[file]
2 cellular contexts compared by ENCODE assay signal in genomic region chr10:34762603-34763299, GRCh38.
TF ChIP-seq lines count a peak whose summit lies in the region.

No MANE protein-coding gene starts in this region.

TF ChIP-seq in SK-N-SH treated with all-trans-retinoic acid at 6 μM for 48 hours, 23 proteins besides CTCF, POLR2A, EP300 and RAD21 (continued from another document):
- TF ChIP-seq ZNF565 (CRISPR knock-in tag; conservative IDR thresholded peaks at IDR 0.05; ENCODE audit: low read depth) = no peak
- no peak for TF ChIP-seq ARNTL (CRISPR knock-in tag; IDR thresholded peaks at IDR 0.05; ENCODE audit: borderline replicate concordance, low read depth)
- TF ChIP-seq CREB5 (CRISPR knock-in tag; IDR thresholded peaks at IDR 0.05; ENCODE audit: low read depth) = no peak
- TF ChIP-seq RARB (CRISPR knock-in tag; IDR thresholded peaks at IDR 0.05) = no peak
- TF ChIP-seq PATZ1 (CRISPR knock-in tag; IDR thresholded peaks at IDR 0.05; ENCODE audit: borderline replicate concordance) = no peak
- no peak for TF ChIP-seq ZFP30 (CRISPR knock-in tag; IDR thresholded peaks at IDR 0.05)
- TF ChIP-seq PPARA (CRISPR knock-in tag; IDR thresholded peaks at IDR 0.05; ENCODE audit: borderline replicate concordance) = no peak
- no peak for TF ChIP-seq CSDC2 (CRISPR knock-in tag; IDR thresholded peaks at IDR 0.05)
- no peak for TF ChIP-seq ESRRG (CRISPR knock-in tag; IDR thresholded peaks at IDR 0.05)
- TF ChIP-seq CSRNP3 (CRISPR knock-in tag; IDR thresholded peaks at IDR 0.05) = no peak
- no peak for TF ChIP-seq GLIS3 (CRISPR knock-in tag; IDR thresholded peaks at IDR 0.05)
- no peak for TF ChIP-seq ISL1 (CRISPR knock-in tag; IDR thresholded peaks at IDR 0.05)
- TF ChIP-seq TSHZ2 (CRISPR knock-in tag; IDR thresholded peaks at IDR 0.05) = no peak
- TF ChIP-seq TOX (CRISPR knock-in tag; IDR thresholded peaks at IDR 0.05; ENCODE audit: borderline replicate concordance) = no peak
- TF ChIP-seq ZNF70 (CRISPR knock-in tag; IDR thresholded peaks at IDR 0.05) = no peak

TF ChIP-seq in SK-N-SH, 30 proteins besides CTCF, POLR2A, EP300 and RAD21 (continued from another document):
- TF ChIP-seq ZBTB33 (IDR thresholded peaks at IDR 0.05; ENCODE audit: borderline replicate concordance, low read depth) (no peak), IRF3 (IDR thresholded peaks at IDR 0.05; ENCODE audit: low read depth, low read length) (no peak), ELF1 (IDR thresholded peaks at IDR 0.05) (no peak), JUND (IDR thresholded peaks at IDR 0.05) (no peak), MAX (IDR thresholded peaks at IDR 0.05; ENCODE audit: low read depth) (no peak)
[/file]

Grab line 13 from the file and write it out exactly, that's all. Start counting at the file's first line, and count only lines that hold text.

- no peak for TF ChIP-seq ESRRG (CRISPR knock-in tag; IDR thresholded peaks at IDR 0.05)